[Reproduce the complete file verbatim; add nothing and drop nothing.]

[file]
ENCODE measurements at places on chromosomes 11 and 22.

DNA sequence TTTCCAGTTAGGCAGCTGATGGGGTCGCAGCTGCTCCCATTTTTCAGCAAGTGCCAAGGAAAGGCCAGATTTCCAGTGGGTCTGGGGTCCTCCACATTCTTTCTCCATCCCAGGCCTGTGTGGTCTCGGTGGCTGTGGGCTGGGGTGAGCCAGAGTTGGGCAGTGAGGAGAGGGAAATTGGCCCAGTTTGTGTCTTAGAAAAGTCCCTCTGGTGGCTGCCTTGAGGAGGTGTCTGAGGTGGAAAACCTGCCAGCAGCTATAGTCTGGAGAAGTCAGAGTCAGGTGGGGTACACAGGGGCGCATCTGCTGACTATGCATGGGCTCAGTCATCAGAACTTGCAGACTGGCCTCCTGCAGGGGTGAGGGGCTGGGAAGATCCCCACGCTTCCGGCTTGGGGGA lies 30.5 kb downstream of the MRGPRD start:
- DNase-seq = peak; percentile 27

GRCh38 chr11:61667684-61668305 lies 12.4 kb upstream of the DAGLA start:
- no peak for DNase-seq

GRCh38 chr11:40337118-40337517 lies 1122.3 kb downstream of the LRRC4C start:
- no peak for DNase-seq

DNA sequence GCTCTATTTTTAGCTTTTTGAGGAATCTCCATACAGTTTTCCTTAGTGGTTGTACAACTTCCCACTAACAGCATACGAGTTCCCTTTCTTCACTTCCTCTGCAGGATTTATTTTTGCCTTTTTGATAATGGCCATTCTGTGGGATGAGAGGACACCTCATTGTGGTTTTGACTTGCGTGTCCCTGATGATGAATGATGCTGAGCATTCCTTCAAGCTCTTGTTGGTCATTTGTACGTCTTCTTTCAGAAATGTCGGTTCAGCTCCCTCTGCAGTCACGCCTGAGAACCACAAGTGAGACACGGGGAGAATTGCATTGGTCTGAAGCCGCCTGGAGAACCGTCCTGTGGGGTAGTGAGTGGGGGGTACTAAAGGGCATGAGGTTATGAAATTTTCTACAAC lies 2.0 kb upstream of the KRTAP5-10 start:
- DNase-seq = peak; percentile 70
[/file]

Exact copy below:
ENCODE measurements at places on chromosomes 11 and 22.

DNA sequence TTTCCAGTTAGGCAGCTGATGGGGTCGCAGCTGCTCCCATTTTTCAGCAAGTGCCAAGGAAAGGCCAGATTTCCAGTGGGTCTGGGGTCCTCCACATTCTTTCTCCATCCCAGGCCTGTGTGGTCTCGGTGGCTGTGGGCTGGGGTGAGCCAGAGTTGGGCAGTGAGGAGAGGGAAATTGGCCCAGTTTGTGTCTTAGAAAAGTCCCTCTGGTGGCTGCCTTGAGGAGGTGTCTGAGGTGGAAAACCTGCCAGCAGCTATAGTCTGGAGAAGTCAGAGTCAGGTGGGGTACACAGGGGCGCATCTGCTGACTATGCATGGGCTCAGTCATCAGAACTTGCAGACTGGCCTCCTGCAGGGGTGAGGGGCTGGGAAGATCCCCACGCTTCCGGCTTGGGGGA lies 30.5 kb downstream of the MRGPRD start:
- DNase-seq = peak; percentile 27

GRCh38 chr11:61667684-61668305 lies 12.4 kb upstream of the DAGLA start:
- no peak for DNase-seq

GRCh38 chr11:40337118-40337517 lies 1122.3 kb downstream of the LRRC4C start:
- no peak for DNase-seq

DNA sequence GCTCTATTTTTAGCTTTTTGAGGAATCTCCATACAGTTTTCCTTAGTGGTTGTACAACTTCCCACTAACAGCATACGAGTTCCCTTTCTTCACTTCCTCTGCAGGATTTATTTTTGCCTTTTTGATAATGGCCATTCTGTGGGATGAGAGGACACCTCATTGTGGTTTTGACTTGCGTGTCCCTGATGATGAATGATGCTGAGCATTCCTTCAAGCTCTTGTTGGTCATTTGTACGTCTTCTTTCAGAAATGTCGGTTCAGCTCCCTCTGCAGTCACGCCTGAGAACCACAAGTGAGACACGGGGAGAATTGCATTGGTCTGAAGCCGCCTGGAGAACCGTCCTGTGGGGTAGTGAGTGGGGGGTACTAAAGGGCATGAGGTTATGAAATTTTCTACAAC lies 2.0 kb upstream of the KRTAP5-10 start:
- DNase-seq = peak; percentile 70